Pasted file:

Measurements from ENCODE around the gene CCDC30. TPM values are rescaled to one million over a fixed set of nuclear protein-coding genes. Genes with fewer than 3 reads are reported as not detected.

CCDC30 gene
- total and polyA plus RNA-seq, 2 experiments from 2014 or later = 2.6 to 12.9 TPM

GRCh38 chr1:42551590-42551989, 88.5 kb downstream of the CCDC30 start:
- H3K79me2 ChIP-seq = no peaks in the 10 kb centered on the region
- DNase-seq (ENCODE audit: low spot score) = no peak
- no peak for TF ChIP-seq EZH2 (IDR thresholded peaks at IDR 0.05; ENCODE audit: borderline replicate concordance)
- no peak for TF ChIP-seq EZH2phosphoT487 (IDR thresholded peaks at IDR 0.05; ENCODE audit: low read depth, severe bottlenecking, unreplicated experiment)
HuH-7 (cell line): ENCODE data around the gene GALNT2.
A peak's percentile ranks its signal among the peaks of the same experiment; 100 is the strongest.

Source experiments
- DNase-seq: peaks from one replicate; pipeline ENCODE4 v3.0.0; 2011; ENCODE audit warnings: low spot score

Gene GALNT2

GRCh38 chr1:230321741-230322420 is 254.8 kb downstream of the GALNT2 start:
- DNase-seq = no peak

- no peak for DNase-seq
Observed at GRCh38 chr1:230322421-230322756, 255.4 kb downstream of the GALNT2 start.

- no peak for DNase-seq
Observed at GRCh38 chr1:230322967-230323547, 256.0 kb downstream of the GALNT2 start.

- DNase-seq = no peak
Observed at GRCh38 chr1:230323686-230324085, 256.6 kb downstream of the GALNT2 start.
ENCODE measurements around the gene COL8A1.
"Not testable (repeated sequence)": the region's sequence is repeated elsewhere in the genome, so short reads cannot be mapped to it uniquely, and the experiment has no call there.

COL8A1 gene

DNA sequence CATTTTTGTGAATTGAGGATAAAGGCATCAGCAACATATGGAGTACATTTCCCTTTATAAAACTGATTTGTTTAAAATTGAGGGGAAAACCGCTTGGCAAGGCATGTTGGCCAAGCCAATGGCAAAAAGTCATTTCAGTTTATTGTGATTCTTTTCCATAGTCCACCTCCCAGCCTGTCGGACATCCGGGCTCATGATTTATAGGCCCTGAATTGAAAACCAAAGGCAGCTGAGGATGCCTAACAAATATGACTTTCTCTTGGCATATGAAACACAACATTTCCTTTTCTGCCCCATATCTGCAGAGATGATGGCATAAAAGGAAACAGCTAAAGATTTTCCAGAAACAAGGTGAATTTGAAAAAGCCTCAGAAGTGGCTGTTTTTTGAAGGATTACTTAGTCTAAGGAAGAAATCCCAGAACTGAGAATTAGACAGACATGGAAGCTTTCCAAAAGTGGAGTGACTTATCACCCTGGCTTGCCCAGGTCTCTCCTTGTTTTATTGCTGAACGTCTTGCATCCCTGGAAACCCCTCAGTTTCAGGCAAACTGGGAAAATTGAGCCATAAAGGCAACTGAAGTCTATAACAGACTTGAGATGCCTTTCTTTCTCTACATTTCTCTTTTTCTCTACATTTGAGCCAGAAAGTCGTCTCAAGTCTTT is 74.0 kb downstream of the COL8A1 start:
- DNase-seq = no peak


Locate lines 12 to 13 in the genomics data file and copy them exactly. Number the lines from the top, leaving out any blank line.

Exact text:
- DNase-seq: peaks from one replicate; pipeline ENCODE4 v3.0.0; 2011; ENCODE audit warnings: low spot score

Gene GALNT2